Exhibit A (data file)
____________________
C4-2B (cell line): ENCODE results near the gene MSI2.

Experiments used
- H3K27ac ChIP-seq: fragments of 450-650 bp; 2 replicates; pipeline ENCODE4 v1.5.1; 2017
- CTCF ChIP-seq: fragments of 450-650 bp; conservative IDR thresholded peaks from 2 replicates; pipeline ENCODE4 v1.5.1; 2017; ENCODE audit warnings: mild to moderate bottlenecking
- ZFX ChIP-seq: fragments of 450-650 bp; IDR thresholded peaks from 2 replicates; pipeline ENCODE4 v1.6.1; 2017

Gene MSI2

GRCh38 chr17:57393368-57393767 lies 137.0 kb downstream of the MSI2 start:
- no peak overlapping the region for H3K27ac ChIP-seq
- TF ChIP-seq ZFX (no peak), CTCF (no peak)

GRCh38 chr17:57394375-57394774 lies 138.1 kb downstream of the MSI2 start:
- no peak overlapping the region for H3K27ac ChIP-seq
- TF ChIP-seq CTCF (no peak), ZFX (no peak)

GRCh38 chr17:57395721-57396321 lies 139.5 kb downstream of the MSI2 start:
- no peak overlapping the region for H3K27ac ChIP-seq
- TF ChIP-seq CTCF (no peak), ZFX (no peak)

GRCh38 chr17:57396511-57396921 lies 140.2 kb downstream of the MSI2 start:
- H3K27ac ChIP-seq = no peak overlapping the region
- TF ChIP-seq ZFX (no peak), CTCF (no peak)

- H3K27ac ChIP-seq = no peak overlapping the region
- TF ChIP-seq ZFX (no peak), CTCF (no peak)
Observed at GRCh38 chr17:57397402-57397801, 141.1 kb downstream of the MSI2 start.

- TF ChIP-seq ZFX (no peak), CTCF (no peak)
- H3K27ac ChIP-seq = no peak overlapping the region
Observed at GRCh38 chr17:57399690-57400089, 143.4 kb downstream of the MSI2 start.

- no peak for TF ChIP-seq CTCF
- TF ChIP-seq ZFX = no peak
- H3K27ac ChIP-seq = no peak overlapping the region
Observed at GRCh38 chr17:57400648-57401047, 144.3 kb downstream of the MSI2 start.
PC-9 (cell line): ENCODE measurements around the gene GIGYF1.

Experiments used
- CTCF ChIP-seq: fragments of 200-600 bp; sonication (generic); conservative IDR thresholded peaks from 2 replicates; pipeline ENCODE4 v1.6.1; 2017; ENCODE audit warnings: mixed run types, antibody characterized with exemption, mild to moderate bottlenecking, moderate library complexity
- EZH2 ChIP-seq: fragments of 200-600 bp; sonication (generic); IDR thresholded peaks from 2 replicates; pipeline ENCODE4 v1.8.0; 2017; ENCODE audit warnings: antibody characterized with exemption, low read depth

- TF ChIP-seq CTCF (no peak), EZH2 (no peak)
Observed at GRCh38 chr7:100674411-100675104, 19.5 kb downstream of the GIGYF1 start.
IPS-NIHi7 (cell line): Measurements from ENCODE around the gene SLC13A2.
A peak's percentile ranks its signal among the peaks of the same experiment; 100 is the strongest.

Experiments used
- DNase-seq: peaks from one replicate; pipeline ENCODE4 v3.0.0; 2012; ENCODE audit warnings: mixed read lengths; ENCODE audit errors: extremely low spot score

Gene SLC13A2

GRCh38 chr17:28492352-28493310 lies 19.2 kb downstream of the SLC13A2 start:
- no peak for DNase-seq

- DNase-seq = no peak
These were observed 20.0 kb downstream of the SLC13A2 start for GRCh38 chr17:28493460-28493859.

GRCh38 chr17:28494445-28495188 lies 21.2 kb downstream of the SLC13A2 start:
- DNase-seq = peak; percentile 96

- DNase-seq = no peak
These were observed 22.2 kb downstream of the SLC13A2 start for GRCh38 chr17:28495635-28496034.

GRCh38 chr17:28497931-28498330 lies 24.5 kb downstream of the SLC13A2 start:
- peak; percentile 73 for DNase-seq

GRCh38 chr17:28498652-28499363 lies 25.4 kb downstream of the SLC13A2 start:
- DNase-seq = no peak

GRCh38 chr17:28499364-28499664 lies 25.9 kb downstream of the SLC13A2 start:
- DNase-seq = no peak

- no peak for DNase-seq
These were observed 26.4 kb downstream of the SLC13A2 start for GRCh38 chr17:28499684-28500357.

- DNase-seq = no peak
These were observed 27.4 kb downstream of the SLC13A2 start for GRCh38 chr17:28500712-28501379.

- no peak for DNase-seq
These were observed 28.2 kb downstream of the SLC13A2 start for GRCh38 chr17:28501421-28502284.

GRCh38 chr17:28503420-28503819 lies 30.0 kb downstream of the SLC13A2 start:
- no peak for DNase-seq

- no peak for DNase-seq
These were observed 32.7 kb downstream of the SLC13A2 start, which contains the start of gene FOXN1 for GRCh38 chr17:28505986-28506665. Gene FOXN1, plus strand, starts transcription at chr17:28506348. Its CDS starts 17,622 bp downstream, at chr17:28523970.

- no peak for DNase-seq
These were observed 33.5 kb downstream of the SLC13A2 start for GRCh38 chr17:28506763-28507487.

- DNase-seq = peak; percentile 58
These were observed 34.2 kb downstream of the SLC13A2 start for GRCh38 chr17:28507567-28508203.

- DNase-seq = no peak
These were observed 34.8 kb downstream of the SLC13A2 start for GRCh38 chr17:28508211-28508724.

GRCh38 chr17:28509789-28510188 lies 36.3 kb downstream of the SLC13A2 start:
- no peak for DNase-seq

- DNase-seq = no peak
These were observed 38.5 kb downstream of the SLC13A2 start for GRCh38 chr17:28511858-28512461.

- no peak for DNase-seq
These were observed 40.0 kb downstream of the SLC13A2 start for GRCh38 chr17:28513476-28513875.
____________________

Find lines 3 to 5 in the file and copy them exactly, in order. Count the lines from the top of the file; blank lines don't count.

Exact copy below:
- H3K27ac ChIP-seq: fragments of 450-650 bp; 2 replicates; pipeline ENCODE4 v1.5.1; 2017
- CTCF ChIP-seq: fragments of 450-650 bp; conservative IDR thresholded peaks from 2 replicates; pipeline ENCODE4 v1.5.1; 2017; ENCODE audit warnings: mild to moderate bottlenecking
- ZFX ChIP-seq: fragments of 450-650 bp; IDR thresholded peaks from 2 replicates; pipeline ENCODE4 v1.6.1; 2017